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Soft Spot

Dye-Sublimation Textile Printing

By Kim Crowley

Signs, banners, flags, fine art reproductions, and other items achieve a soft, dramatic look when constructed with textiles. Lightweight and reusable, this type of media rolls up easily and inexpensively ships to various sites. Digital printing offers advantages over traditional textile screenprinting. It eliminates the need for screens, reduces cost and production time, and allows for smaller runs.

 

FABRIX, Inc. of Charlotte, NC produces printed textiles with a focus on the environment and saving customers money. Scott Donovan, owner/president, FABRIX, spent his career in the graphic communications, printing, and textile industries. When he founded the company in 2002, he chose to capitalize on printing textiles. “We specialize in printing fabric for commercial applications. 99 percent of our work is fabric. The other one percent is on rigid substrates,” he explains.

 

FABRIX produces banners, golf tournament flags, trade show displays, event graphics, point of sale signage, performance apparel, custom pattern yardage, pet products, and table covers.

 

“We create projects ranging from single flags and banners for mom and pop businesses all the way up to large runs for Fortune 500 companies,” says Donovan.

 

Fabric Printing

One method for producing projects on textiles is dye-sublimation (dye-sub). Graphics are reverse printed onto transfer paper using solvent-, oil-, or water-based ink. Then a heat press sublimates the image onto 100 percent polyester fabric.

 

FABRIX prefers dye-sub transfer. “It yields the best results on textiles and allows us to image on metal and fiberglass reinforced panels if clients request it,” states Donovan.

 

Printing on textiles requires attention to detail. “It is a slow and laborious process—if done correctly,” he notes. “We make sure our layouts, color matches, and finished construction are all planned properly before starting production.”

 

The company relies on Mimaki USA, Inc. digital printers, including a JV3-250, JV4, and JV33. Coldenhove Papier’s Jetcol is its transfer paper of choice. Textiles are used from two suppliers, Aurora Specialty Textiles Group, Inc. and Fisher Textiles Inc.

 

Retail Goes Green

Williams Lea approached FABRIX to produce in-store signage for Wal-Mart Stores, Inc. to promote Hanesbrands Inc.’s Hanes sweats made from ten percent post-consumer waste. To complement the eco-friendly product, the store requested recycled substrate for the signage.

 

Sustainability is a major mission of FABRIX. It offers material return programs where they take in used projects and return them to a mill for recycling.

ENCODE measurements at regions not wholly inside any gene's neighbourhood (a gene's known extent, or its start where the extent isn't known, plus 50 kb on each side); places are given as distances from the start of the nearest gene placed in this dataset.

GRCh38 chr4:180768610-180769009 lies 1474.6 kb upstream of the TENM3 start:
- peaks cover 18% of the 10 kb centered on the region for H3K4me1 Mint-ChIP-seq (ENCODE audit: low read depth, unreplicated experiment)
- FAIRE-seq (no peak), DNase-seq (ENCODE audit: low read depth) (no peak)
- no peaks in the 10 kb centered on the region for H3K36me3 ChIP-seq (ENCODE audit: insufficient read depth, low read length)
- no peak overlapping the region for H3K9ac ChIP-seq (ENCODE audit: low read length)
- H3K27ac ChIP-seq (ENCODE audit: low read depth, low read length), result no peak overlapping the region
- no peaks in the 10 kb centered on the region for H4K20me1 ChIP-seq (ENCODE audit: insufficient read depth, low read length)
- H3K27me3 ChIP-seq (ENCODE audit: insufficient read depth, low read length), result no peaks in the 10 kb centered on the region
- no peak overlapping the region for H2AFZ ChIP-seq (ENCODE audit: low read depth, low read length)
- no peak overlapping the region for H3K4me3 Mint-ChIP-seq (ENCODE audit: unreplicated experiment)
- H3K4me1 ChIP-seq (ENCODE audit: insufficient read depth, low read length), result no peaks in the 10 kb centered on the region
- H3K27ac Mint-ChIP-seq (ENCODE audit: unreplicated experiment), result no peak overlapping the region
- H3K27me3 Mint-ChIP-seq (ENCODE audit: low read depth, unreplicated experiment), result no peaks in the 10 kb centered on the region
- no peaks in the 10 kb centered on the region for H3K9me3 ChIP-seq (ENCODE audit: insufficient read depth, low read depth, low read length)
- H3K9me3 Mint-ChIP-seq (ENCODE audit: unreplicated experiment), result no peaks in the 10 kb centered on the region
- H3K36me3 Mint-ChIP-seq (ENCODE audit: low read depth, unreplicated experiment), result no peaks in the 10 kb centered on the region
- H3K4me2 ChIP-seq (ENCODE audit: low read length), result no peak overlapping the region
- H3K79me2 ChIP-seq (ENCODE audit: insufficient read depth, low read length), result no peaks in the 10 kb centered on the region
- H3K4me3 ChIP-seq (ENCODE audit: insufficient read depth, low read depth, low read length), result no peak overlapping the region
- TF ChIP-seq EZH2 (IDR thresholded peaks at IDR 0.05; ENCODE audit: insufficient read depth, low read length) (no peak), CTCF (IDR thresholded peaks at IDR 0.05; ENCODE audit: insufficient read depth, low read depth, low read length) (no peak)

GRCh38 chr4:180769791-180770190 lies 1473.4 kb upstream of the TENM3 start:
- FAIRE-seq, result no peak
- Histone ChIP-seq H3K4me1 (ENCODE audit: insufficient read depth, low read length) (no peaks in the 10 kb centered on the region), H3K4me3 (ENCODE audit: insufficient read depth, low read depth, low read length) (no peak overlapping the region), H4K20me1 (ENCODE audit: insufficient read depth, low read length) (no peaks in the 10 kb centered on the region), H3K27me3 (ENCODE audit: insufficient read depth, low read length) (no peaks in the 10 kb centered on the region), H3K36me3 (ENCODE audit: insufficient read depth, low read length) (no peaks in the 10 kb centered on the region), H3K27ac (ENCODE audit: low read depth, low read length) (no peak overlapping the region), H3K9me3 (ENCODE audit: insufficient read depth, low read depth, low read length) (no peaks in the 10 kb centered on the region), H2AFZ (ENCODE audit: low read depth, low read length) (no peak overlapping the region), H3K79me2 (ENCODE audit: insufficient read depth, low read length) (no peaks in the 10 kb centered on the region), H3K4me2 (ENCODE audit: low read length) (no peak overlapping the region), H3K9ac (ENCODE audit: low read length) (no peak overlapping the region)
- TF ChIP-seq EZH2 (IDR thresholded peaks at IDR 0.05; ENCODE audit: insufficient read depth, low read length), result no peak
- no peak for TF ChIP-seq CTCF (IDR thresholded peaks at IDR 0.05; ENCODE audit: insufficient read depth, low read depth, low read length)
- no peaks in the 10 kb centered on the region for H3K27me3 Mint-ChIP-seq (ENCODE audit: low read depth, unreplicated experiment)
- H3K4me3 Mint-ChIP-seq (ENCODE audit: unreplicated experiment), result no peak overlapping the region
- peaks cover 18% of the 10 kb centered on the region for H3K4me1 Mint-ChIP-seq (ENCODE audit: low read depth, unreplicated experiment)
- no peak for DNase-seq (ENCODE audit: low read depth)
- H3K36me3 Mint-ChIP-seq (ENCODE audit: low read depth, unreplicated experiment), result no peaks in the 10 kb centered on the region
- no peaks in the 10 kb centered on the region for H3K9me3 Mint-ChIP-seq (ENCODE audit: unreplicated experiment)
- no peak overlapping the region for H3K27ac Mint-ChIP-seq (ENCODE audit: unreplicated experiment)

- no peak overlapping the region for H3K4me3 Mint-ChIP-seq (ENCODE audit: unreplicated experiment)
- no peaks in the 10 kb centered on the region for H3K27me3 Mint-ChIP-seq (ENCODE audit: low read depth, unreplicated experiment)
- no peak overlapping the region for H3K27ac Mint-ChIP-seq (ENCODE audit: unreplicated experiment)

In total, the Wal-Mart Hanes project included 31,000 fabric banners using 8,000 yards of Aurora’s Weaves of Green Act II fabric, which is made from 100 percent post-consumer waste generated from PET drink bottles. The 7.5 ounce Act II fabric features a canvas-like texture.

 

The biggest challenge was the sheer scale of the application. When the banners were slit and processed, the 8,000 yards of fabric became 56,000 yards. “That is 33 miles of banners, and don’t forget all of the transfer paper to print it,” points out Donovan.

 

Another challenge was the delivery schedule, but proper production techniques allowed FABRIX to deliver on time. The project took five weeks to produce from receipt of final art from Hanes, and was on display in 3,900 Wal-Mart stores for three months. “Due to the volume, we ran all of our printers simultaneously, which was possible because they are color calibrated to each other,” he adds.

 

For installation, small holes were drilled into the top hem of the banners and plastic clips attached. Store employees inserted the clips into existing holes on shelves. Installation of each store’s seven banners was completed in under ten minutes.

 

The banners had to be durable, as they hung in direct contact with the customer and were moved to access the product. “Textiles are perfect for retail signage. The image is dyed in the fiber, and doesn’t sit on top, so banners can be handled without damage,” explains Donovan.

 

The banners met Wal-Mart’s sustainability requirements at the end of their use cycle as well. When the promotion was over, the banners were recycled through each store’s plastic recycling collection or returned to FABRIX.

 

Soft, Light, Dramatic

FABRIX has carved out a niche in short-run, on demand fabric printing. They hone their skills with a fleet of printers from one of the leading textile printing equipment manufacturers and materials from two well-established textile providers.

 

Mar2011, Digital Output

 
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